Faith. Trust. Triumph. "I trust Roselle with my life, every day. She trusts me to direct her. And today is no different, except the stakes are higher."
First came the boom - the loud, deep, unapologetic bellow that seemed to erupt from the very core of the earth. Eerily, the majestic high-rise slowly leaned to the south. On the 78th floor of the World Trade Center’s north tower, no alarms sounded, and no one knew what had just happened at 8:46 a.m. that morning, September 11, 2001 - which should have been a normal workday for thousands of people. All that was known to the people inside was what they could see from the windows: smoke and fire and millions of pieces of burning paper and other debris falling through the air.
Blind since birth, Michael couldn’t see a thing, but he could hear the sounds of shattering glass, falling debris, and terrified people flooding around him and his guide dog, Roselle. However, Roselle sat calmly beside him. In that moment, Michael chose to trust Roselle’s judgment and not to panic. They were a team.
Thunder Dog allows you entry into the isolated, fume-filled chamber of stairwell B to experience survival through the eyes of a blind man and his beloved guide dog. Live each moment from the second a Boeing 767 hits the north tower, to the harrowing stairwell escape, to dodging death a second time as both towers collapse into the earth. It’s the 9/11 story that will forever change your spirit and your perspective.
Thunder Dog illuminates Hingson’s lifelong determination to achieve parity in a sighted world, and how the rare trust between a man and his guide dog can inspire an unshakable faith in each one of us.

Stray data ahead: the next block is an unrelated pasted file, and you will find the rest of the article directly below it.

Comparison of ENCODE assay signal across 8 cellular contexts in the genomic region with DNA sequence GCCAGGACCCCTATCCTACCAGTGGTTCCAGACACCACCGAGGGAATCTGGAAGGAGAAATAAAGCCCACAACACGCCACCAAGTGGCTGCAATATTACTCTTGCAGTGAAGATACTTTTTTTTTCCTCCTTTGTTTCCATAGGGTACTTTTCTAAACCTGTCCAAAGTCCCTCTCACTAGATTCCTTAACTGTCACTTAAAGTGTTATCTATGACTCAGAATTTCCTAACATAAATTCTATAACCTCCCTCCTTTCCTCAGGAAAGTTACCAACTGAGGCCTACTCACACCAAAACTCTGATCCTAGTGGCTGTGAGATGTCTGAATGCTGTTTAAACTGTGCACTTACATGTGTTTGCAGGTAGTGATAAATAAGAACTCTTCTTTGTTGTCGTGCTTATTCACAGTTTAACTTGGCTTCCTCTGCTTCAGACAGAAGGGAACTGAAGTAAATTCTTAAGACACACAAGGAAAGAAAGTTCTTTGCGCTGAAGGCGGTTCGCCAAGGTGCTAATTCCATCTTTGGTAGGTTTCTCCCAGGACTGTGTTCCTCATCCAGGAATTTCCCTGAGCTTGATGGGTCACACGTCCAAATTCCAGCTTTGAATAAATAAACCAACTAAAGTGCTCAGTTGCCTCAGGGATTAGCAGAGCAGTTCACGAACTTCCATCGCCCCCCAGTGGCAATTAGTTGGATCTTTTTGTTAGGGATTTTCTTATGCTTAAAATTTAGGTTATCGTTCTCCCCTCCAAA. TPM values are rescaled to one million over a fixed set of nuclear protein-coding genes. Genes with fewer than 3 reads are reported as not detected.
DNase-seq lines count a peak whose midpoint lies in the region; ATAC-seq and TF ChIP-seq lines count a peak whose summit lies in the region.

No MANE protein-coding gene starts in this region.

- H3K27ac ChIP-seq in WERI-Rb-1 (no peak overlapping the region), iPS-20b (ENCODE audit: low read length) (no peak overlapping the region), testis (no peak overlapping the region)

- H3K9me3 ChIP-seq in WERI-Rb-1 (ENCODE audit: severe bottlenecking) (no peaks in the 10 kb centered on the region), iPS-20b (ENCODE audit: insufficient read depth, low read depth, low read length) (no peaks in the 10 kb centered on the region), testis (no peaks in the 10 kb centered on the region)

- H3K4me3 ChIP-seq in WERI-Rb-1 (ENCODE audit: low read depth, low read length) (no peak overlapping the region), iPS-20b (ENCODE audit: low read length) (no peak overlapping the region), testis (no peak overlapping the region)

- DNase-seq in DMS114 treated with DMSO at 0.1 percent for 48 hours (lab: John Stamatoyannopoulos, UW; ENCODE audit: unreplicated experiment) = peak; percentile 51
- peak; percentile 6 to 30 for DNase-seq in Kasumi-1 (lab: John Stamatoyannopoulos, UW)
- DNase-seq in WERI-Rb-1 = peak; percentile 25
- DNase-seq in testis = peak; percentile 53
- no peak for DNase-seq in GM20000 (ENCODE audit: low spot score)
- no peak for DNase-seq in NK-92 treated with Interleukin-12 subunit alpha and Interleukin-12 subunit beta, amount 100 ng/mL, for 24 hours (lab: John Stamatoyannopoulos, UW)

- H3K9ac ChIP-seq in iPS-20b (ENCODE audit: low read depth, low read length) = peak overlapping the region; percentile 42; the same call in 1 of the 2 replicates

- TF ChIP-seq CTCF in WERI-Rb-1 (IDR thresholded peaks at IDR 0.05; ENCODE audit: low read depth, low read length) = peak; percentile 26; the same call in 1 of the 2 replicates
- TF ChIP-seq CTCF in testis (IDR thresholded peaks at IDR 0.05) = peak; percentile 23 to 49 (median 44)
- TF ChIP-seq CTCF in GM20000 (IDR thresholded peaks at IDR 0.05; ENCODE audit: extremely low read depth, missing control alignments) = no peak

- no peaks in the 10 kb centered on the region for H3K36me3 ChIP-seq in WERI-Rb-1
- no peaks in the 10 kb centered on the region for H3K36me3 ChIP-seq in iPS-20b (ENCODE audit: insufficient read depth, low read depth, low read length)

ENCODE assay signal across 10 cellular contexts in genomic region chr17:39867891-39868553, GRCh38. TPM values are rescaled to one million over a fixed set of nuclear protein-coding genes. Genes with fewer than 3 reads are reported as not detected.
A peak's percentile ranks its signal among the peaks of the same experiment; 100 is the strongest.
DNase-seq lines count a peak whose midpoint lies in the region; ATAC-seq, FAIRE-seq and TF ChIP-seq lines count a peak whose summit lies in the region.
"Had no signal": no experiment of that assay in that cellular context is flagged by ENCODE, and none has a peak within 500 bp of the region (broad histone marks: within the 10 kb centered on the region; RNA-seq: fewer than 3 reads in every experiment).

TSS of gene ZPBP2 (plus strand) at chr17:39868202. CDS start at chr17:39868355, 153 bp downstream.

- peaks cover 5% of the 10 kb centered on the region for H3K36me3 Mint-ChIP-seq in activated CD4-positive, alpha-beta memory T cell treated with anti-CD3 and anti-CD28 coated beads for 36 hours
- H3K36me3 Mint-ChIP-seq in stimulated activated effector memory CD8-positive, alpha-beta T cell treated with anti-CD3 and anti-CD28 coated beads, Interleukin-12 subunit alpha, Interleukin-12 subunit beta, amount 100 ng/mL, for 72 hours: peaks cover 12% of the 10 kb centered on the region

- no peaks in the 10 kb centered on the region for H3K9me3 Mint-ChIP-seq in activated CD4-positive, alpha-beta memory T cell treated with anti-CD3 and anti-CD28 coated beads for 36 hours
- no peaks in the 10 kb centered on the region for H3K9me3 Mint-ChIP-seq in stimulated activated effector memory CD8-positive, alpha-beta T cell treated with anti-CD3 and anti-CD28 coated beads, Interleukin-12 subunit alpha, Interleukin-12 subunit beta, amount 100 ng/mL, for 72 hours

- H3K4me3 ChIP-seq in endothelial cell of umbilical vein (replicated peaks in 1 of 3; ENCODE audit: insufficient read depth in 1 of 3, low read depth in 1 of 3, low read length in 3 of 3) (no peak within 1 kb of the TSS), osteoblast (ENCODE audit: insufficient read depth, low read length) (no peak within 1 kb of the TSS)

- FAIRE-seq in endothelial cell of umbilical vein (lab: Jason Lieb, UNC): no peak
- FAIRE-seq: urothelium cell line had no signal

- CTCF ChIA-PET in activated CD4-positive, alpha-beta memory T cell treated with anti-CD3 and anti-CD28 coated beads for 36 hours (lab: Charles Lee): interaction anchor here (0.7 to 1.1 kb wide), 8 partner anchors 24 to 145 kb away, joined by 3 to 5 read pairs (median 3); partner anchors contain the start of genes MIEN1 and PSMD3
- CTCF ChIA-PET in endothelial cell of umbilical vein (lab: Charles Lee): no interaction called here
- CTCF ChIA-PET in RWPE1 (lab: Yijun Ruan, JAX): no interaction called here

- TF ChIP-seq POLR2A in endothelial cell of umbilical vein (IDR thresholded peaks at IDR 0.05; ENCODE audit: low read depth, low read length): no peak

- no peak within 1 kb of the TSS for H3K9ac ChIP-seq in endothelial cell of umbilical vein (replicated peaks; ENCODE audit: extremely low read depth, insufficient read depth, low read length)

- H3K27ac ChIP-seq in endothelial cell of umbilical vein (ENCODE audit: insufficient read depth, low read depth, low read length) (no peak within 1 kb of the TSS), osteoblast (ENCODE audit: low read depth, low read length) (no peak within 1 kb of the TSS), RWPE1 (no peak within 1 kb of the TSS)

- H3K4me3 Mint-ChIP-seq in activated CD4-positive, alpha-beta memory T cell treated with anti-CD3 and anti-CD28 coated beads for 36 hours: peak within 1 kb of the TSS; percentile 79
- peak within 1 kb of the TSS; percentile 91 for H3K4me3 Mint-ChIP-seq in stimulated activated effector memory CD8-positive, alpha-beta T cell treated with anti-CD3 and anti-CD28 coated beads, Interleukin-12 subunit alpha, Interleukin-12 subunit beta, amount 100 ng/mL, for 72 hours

©2011 Michael Hingson (P)2011 Oasis Audio
Michael Hingson and his service dog Roselle worked together in such a way that they both used their respective strengths to complement each other in helping not just themselves but all the other people going down smoky stairs from high up in the World Trade Center.
I finished listening to this audio book in two sittings and loved every minute of it. Until I was a teen-ager TV was not a part of my life. I loved radio and remember how much my imagination went to work, how I visualized what I was listening to, It is one of the reasons I enjoy audio books so much.
I am never surprised by what a dog can do and feel without any training so I really appreciated the parts of this book that taught me just how amazing they can be with training. The wonderful details of the dog's training and especially what I learned about blindness impressed me so much. The relationship they shared, knowing each other so well, trusting and loving each other made this heartwarming book one I will listen to again.
This story was truly enjoyable and educational - I learned a lot about blindess and blind people that I did not know before, and that could only be a good thing, if it helps me understand those with disabilities a bit better. The author gives quite a bit of information about the challenges, and also the occassional advantages and humouress moments, of being blind. What happened in the towers is truly scary.
Most of all the story is a wonderful tribute to seeing eye dogs, and the important work they do. I felt uplifted and optimistic after listening to this book. A much-needed and well told true story.
Yes, parts of it.